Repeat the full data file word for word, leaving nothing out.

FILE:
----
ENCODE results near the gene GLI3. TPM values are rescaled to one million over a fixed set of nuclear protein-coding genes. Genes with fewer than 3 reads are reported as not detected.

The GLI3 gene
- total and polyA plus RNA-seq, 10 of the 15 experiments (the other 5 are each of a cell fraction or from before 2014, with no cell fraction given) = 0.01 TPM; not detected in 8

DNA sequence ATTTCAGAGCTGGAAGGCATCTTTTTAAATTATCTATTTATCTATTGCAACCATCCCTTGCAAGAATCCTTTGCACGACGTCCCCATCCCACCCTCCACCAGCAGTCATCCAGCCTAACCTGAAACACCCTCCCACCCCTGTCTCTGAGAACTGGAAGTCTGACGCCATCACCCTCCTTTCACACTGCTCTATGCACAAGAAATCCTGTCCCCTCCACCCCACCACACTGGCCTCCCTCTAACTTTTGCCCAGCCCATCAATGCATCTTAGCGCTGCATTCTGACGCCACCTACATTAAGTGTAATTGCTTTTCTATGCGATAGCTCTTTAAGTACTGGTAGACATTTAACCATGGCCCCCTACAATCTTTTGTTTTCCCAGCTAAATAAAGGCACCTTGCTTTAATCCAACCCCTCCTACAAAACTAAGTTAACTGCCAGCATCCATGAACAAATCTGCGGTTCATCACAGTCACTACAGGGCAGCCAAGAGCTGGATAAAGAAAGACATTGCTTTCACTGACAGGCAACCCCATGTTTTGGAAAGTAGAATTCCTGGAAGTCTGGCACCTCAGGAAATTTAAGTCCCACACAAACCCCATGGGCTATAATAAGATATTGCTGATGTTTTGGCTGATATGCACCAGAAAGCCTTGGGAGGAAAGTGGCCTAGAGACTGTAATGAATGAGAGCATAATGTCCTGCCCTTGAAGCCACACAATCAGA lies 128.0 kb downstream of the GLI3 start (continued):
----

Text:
ENCODE results near the gene GLI3. TPM values are rescaled to one million over a fixed set of nuclear protein-coding genes. Genes with fewer than 3 reads are reported as not detected.

The GLI3 gene
- total and polyA plus RNA-seq, 10 of the 15 experiments (the other 5 are each of a cell fraction or from before 2014, with no cell fraction given) = 0.01 TPM; not detected in 8

DNA sequence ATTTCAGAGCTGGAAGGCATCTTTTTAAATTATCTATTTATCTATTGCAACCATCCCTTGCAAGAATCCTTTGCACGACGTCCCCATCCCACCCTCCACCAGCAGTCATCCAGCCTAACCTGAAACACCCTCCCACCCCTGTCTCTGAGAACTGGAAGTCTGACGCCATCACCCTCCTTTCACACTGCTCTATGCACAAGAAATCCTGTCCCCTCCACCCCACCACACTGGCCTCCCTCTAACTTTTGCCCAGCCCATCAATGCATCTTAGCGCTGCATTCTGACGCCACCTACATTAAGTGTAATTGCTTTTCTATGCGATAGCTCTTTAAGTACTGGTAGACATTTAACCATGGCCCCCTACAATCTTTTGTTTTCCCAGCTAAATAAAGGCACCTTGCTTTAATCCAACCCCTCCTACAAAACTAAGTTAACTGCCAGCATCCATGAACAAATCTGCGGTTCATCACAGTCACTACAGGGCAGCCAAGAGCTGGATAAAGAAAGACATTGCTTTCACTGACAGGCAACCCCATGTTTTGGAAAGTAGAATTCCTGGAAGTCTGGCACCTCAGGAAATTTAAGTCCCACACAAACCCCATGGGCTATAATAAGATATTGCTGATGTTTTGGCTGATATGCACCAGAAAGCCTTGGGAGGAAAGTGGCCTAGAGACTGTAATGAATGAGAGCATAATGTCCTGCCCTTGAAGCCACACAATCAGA lies 128.0 kb downstream of the GLI3 start (continued):